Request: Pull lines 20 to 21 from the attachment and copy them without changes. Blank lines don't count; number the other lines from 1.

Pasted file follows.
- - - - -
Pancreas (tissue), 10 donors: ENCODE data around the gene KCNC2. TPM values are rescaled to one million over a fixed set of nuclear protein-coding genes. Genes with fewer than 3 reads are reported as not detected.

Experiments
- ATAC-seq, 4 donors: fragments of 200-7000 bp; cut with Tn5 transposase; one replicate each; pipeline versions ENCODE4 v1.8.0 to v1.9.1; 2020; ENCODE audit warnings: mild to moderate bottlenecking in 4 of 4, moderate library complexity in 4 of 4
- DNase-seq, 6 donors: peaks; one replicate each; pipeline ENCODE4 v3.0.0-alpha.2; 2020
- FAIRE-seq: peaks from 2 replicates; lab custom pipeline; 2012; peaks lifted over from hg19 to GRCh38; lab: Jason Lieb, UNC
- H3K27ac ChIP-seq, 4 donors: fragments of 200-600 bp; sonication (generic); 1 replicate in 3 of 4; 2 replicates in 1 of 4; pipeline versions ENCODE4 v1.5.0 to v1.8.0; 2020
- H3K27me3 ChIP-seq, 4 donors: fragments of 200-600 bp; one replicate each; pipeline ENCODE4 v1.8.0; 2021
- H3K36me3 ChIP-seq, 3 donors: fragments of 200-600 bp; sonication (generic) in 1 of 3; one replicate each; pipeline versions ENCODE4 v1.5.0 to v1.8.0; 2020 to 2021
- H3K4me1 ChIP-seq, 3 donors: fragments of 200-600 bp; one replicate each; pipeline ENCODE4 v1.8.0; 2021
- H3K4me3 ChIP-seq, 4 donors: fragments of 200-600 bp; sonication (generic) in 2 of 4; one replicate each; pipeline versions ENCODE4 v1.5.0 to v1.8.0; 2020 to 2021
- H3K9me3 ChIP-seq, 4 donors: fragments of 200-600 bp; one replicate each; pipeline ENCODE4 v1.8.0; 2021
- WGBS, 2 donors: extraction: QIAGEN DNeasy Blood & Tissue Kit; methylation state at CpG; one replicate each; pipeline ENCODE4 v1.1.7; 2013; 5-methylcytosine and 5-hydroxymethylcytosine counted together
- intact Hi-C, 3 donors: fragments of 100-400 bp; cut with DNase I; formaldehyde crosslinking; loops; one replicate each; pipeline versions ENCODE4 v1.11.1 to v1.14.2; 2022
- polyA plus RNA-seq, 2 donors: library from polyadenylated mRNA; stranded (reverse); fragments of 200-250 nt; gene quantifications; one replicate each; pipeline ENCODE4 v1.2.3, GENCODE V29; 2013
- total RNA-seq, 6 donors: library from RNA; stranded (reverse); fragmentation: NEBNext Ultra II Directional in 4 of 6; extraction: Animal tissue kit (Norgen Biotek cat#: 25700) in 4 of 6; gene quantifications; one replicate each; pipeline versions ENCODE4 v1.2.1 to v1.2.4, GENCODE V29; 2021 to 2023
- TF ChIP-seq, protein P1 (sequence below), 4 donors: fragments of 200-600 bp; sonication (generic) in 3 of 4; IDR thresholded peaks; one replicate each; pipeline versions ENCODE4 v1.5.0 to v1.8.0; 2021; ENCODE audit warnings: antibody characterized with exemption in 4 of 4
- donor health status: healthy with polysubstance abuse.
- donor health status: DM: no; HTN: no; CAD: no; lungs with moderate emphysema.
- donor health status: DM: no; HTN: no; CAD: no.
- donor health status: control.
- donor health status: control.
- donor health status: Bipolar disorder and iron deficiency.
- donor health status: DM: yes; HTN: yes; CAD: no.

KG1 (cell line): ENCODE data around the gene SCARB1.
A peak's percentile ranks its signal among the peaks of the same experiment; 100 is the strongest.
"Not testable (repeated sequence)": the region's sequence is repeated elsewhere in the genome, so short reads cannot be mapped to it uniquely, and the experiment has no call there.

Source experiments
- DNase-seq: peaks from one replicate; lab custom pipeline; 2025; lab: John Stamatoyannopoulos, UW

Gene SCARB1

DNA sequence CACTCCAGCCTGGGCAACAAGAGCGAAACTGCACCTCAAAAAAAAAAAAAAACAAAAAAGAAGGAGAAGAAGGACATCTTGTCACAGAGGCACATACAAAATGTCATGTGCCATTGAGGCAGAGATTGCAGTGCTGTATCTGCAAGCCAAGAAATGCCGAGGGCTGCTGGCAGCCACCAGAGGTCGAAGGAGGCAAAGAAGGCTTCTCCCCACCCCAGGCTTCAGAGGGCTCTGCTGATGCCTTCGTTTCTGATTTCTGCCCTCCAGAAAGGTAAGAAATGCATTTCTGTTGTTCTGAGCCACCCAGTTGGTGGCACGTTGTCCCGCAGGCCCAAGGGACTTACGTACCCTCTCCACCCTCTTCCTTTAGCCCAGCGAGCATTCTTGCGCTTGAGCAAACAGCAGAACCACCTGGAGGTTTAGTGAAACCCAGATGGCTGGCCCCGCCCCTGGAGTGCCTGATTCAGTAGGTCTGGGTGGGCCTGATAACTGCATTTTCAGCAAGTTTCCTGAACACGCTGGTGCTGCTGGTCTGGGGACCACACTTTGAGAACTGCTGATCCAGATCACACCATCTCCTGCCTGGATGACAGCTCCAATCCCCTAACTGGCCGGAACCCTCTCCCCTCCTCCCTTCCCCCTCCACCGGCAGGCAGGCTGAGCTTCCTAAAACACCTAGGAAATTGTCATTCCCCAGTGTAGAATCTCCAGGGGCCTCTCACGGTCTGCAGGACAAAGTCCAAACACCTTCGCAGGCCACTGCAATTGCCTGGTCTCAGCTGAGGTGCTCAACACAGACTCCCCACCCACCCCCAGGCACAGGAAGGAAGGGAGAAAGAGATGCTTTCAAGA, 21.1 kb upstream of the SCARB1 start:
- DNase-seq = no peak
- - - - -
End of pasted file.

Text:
- donor health status: control.
- donor health status: control.